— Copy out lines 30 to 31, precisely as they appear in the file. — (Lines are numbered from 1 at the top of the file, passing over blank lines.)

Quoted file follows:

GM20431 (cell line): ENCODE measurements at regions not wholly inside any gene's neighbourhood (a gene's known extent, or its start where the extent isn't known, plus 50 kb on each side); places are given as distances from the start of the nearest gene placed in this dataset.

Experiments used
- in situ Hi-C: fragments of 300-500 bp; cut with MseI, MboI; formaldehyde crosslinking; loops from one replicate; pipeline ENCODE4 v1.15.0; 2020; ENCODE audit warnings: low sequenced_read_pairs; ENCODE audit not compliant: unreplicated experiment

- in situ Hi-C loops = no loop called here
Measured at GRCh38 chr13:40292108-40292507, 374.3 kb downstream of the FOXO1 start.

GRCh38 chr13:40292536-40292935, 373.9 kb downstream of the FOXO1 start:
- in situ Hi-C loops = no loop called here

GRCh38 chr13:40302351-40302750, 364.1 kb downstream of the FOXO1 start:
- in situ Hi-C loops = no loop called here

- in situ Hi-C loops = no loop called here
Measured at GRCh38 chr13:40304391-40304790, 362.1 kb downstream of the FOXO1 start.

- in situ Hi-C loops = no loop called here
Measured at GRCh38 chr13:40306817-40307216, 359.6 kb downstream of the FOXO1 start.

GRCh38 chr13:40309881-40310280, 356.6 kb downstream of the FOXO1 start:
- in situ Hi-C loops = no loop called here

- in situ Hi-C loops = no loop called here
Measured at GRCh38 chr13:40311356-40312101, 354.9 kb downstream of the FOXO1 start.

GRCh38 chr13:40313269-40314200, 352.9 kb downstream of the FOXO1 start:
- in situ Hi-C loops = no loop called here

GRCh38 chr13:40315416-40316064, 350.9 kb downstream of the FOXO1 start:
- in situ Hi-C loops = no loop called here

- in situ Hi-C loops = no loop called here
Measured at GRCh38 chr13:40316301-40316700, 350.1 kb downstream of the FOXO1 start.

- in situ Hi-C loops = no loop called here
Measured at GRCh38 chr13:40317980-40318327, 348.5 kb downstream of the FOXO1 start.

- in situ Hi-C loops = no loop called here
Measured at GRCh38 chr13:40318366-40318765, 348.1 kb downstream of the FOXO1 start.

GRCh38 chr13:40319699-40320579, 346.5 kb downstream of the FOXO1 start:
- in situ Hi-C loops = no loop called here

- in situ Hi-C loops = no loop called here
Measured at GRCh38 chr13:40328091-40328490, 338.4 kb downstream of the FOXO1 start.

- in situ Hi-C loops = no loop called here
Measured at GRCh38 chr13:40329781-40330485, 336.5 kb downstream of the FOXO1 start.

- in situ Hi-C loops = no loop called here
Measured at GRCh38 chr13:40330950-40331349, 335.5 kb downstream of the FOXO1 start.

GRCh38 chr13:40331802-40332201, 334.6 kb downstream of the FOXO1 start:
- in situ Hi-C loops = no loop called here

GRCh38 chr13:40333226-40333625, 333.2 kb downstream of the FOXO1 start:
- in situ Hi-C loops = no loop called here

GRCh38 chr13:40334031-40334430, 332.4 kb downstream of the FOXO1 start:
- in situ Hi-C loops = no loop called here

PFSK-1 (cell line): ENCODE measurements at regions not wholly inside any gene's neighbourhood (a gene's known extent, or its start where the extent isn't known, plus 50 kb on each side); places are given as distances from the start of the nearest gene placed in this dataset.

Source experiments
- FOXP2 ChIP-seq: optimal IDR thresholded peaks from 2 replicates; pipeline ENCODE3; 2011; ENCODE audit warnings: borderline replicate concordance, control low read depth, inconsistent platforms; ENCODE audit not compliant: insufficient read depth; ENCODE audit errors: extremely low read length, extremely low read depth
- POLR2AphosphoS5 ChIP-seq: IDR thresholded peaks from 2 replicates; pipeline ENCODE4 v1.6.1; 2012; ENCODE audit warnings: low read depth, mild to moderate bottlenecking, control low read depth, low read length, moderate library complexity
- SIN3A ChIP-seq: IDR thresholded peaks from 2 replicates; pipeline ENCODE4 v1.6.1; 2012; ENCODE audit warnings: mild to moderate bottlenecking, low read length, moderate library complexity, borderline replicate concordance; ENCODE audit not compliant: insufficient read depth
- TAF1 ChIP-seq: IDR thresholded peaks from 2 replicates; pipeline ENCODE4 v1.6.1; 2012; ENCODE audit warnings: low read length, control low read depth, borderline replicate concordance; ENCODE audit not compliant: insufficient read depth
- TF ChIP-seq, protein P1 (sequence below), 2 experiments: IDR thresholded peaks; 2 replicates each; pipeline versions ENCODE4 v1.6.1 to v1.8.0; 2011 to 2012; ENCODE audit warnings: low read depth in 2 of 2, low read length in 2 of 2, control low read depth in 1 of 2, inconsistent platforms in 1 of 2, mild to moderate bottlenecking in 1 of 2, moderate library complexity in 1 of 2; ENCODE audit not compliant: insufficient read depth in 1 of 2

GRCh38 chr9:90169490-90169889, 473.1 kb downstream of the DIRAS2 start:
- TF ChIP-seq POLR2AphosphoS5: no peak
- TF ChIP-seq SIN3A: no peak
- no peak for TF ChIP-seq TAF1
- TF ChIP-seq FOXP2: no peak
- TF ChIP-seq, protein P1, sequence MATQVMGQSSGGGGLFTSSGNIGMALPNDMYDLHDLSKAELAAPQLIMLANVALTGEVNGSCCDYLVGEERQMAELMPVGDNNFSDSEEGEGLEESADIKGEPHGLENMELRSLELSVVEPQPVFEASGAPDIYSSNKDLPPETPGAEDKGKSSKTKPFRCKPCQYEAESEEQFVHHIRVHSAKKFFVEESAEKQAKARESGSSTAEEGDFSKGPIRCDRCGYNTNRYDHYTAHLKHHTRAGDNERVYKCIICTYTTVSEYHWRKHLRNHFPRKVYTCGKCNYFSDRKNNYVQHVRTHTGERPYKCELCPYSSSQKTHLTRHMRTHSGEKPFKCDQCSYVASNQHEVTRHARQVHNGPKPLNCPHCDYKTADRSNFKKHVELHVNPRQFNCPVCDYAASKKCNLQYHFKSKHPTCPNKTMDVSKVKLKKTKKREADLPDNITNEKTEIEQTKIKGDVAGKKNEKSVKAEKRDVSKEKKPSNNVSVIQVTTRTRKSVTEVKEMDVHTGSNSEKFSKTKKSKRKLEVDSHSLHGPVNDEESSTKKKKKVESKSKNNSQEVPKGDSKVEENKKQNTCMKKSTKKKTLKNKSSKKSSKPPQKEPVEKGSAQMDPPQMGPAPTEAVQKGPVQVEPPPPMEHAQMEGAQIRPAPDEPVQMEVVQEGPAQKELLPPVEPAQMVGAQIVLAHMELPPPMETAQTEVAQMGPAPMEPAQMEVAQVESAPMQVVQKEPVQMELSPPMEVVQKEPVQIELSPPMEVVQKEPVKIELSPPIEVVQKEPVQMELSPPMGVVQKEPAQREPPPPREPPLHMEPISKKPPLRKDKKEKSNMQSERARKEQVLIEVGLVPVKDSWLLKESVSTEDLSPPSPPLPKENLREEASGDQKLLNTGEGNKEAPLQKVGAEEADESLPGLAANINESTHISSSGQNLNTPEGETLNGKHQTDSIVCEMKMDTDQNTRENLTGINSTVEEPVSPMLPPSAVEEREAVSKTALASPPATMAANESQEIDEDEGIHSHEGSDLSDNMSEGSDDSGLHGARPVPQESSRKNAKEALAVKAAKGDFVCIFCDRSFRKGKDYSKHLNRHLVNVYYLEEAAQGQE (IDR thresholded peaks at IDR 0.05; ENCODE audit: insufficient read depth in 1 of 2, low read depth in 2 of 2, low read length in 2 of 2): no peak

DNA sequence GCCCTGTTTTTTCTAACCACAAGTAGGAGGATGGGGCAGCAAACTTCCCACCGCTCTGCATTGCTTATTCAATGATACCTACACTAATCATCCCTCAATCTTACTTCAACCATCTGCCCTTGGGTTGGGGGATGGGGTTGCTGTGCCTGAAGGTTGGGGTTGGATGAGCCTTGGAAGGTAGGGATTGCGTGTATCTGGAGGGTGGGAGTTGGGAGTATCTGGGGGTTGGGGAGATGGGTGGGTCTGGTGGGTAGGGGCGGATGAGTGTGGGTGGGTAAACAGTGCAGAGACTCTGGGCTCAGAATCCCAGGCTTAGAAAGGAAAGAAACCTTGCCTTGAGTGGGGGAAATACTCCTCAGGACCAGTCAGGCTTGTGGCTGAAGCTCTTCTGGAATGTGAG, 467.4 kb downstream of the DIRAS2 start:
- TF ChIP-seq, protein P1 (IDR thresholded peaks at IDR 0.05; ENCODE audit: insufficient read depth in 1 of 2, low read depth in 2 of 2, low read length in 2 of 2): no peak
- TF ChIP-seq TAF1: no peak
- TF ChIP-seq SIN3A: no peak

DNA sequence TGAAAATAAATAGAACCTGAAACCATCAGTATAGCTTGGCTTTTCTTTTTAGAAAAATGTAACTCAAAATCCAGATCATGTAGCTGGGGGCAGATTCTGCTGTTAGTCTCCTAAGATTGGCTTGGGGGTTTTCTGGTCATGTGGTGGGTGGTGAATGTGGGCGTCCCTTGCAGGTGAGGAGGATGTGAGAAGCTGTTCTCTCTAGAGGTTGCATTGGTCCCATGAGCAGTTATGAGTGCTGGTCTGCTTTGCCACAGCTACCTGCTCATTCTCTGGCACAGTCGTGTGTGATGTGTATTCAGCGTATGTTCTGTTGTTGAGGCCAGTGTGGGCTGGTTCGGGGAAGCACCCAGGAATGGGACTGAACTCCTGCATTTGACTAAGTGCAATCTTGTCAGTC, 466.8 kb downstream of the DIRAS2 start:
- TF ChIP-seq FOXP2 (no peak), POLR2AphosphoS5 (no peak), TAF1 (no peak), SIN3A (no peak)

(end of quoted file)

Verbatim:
- in situ Hi-C loops = no loop called here
Measured at GRCh38 chr13:40328091-40328490, 338.4 kb downstream of the FOXO1 start.